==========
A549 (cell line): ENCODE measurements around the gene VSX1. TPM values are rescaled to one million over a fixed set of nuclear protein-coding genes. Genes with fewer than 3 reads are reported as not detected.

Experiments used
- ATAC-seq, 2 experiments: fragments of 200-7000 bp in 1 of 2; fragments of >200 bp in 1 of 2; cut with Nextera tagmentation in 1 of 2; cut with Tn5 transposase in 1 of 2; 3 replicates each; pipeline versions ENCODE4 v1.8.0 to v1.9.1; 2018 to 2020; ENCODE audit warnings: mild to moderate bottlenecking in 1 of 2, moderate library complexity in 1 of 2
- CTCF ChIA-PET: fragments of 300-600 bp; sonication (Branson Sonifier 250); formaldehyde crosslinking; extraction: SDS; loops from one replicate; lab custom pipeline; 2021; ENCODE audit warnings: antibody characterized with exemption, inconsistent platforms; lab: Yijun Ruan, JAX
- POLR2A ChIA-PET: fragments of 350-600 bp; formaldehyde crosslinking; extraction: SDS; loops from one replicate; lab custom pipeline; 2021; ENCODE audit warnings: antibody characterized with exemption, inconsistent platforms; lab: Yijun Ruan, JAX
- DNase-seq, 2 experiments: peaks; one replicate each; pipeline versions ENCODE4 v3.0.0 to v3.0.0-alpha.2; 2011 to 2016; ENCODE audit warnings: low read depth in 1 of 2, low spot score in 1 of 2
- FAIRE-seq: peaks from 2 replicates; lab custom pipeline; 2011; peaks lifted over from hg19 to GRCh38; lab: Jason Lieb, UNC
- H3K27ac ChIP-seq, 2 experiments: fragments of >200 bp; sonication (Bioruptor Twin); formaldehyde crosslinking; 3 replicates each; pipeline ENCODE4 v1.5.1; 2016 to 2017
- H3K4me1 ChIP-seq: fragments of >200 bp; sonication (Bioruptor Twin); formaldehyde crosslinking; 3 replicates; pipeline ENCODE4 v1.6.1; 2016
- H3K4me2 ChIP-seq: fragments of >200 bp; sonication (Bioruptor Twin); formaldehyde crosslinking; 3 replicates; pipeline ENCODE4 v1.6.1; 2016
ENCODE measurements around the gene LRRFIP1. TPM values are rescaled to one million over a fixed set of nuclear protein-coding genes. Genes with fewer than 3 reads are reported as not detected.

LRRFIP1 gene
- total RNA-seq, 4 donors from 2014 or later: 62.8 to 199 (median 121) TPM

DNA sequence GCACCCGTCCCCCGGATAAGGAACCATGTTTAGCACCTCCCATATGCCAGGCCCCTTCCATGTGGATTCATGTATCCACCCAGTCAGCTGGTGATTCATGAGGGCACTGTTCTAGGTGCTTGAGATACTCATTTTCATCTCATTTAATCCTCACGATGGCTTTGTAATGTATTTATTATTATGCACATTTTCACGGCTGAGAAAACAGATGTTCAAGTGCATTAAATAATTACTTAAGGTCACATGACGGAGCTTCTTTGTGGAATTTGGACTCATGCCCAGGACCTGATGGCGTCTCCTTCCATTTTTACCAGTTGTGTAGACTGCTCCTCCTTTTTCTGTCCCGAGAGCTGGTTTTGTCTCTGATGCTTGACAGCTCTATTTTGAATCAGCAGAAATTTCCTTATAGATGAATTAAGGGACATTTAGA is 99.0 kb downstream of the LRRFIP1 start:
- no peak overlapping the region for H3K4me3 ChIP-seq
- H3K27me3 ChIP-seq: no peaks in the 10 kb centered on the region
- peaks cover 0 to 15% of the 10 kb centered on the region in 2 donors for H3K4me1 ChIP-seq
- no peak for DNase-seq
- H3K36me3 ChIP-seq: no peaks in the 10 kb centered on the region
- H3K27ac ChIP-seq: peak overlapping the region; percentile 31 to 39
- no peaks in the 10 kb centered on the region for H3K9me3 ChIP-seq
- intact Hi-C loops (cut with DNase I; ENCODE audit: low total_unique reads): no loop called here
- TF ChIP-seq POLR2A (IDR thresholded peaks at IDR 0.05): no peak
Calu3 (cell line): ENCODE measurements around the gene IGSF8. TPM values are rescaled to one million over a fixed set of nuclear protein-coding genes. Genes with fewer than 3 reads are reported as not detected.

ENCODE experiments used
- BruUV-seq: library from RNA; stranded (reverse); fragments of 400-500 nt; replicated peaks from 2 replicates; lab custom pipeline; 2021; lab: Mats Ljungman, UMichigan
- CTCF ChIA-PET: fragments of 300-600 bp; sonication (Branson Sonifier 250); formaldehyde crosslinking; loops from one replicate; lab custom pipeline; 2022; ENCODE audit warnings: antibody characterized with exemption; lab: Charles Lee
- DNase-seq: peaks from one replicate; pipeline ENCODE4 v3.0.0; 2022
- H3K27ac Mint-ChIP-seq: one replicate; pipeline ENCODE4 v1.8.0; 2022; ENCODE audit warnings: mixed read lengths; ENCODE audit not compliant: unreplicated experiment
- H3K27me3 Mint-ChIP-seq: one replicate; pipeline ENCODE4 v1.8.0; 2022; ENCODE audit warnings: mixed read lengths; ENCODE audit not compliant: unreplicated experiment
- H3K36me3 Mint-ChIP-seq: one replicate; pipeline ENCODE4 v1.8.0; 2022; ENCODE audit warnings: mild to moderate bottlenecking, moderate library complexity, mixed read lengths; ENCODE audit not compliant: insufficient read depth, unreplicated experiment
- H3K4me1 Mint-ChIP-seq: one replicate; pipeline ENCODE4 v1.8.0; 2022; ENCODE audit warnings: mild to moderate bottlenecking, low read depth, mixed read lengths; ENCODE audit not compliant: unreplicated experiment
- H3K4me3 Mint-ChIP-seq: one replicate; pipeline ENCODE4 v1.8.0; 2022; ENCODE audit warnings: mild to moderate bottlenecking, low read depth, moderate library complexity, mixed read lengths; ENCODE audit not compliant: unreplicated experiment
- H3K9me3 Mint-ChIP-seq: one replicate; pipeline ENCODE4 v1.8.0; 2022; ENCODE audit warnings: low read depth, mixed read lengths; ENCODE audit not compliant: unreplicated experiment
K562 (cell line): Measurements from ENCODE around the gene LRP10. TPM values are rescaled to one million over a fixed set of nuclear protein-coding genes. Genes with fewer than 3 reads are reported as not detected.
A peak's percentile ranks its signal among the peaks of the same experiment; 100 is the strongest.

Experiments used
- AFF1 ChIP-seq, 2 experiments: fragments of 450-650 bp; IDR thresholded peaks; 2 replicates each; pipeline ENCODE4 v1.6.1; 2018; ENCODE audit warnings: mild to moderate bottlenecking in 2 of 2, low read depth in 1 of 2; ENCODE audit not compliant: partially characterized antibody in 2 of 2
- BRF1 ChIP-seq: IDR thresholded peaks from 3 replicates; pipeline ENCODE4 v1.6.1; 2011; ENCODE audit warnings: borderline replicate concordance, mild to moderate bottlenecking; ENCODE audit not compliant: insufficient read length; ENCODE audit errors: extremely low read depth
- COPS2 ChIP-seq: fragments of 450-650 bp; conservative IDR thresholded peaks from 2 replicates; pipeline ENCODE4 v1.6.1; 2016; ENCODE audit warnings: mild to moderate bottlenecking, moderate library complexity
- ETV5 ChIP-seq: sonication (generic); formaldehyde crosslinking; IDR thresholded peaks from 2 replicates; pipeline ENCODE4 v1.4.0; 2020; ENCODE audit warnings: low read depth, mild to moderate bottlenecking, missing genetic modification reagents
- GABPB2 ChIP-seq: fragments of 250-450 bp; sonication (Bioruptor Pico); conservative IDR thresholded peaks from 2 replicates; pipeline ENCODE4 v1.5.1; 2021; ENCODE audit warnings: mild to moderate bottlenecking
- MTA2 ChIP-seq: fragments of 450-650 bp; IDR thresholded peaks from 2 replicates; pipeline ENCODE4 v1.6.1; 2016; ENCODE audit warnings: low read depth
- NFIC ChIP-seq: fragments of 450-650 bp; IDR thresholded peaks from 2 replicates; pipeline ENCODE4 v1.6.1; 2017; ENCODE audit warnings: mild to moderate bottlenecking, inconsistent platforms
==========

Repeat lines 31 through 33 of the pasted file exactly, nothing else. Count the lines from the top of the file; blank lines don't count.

- H3K36me3 Mint-ChIP-seq: one replicate; pipeline ENCODE4 v1.8.0; 2022; ENCODE audit warnings: mild to moderate bottlenecking, moderate library complexity, mixed read lengths; ENCODE audit not compliant: insufficient read depth, unreplicated experiment
- H3K4me1 Mint-ChIP-seq: one replicate; pipeline ENCODE4 v1.8.0; 2022; ENCODE audit warnings: mild to moderate bottlenecking, low read depth, mixed read lengths; ENCODE audit not compliant: unreplicated experiment
- H3K4me3 Mint-ChIP-seq: one replicate; pipeline ENCODE4 v1.8.0; 2022; ENCODE audit warnings: mild to moderate bottlenecking, low read depth, moderate library complexity, mixed read lengths; ENCODE audit not compliant: unreplicated experiment